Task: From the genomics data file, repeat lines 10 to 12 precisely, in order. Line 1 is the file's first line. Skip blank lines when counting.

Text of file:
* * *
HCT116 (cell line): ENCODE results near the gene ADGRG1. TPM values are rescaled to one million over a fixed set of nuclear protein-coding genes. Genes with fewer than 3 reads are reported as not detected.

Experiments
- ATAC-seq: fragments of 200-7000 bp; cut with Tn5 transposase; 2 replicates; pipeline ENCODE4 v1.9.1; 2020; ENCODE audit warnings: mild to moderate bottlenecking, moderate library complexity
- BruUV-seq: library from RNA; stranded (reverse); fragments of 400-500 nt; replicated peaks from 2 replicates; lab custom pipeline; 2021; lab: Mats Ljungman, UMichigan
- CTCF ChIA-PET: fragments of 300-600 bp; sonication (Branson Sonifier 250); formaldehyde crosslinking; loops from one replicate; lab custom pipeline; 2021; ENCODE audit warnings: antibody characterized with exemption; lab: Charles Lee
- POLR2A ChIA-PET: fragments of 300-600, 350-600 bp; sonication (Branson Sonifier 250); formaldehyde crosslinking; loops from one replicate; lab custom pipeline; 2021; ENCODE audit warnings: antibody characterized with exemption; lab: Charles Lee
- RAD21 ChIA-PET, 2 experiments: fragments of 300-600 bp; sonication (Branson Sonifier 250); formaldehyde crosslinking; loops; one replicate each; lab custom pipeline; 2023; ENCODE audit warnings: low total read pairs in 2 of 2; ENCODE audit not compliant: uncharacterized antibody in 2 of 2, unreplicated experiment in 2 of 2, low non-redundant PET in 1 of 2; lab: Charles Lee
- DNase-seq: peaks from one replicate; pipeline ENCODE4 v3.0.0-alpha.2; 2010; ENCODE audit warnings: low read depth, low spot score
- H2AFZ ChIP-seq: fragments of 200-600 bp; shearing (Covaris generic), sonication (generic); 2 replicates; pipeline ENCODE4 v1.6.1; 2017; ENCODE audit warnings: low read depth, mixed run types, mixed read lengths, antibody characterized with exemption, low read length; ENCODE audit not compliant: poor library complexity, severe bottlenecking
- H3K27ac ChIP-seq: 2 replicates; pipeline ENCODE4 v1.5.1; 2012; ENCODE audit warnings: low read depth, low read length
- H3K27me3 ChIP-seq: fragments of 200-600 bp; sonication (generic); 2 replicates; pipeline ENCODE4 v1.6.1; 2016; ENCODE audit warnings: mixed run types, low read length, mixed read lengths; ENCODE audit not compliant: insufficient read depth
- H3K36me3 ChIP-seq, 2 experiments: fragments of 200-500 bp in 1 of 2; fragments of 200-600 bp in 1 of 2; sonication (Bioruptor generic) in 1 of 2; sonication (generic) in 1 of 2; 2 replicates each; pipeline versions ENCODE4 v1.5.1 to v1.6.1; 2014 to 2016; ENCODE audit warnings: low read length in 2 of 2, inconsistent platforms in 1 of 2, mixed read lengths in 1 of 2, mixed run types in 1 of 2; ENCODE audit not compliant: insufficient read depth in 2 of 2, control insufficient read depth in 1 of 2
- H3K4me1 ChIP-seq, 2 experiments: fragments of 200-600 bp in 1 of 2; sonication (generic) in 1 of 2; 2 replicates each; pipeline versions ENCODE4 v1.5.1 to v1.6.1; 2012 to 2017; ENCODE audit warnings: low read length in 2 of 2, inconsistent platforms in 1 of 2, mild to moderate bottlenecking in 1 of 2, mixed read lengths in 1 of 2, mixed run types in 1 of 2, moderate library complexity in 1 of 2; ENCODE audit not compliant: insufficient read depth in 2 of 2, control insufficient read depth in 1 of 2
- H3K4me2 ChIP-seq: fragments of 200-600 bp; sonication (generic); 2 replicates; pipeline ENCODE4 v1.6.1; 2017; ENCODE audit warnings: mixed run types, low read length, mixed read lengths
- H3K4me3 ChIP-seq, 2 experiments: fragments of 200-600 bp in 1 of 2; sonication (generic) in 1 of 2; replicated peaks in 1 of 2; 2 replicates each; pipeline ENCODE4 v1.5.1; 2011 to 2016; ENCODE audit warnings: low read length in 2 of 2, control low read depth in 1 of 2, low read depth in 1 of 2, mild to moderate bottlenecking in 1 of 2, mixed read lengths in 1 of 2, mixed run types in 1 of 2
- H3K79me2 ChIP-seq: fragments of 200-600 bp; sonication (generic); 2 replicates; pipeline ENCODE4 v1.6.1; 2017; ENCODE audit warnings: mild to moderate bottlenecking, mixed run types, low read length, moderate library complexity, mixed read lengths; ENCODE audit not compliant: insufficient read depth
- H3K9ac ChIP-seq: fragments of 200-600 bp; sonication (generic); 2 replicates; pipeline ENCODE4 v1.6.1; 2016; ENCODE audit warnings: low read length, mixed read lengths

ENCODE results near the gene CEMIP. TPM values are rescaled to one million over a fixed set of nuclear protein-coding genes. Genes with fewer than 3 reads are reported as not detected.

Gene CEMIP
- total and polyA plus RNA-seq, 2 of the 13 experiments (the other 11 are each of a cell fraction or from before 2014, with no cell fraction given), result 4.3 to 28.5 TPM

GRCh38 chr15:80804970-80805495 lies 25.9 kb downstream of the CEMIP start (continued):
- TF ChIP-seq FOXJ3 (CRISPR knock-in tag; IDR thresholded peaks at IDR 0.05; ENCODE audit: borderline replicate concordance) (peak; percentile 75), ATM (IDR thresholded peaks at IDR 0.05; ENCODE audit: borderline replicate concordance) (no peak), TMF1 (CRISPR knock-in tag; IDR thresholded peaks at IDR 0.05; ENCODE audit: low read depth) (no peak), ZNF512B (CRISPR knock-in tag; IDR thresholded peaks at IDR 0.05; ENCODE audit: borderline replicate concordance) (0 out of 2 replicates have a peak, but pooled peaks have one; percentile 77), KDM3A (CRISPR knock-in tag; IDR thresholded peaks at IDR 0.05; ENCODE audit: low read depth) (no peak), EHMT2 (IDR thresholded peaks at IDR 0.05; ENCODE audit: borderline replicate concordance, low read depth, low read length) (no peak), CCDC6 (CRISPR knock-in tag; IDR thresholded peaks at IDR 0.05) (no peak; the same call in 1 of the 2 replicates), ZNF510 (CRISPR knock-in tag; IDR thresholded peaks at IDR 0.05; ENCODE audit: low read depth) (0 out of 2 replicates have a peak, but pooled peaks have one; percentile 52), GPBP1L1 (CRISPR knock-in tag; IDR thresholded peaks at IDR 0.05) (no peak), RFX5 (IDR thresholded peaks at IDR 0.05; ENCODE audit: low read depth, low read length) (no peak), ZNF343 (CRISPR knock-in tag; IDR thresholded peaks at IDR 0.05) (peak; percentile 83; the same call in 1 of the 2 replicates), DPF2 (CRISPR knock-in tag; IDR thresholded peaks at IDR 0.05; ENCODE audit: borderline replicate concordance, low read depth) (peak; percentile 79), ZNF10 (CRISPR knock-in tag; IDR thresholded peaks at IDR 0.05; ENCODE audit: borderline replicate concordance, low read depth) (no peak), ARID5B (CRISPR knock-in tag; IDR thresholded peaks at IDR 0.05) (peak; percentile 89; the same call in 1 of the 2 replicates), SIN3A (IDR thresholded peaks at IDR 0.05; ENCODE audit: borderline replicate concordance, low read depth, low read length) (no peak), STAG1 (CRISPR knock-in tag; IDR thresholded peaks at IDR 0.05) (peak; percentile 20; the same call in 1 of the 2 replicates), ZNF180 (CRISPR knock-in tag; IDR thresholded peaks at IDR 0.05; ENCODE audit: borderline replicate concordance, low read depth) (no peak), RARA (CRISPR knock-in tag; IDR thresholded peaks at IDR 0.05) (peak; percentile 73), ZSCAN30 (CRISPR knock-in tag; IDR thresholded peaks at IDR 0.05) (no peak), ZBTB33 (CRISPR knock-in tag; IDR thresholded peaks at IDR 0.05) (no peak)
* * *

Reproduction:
- H3K27ac ChIP-seq: 2 replicates; pipeline ENCODE4 v1.5.1; 2012; ENCODE audit warnings: low read depth, low read length
- H3K27me3 ChIP-seq: fragments of 200-600 bp; sonication (generic); 2 replicates; pipeline ENCODE4 v1.6.1; 2016; ENCODE audit warnings: mixed run types, low read length, mixed read lengths; ENCODE audit not compliant: insufficient read depth
- H3K36me3 ChIP-seq, 2 experiments: fragments of 200-500 bp in 1 of 2; fragments of 200-600 bp in 1 of 2; sonication (Bioruptor generic) in 1 of 2; sonication (generic) in 1 of 2; 2 replicates each; pipeline versions ENCODE4 v1.5.1 to v1.6.1; 2014 to 2016; ENCODE audit warnings: low read length in 2 of 2, inconsistent platforms in 1 of 2, mixed read lengths in 1 of 2, mixed run types in 1 of 2; ENCODE audit not compliant: insufficient read depth in 2 of 2, control insufficient read depth in 1 of 2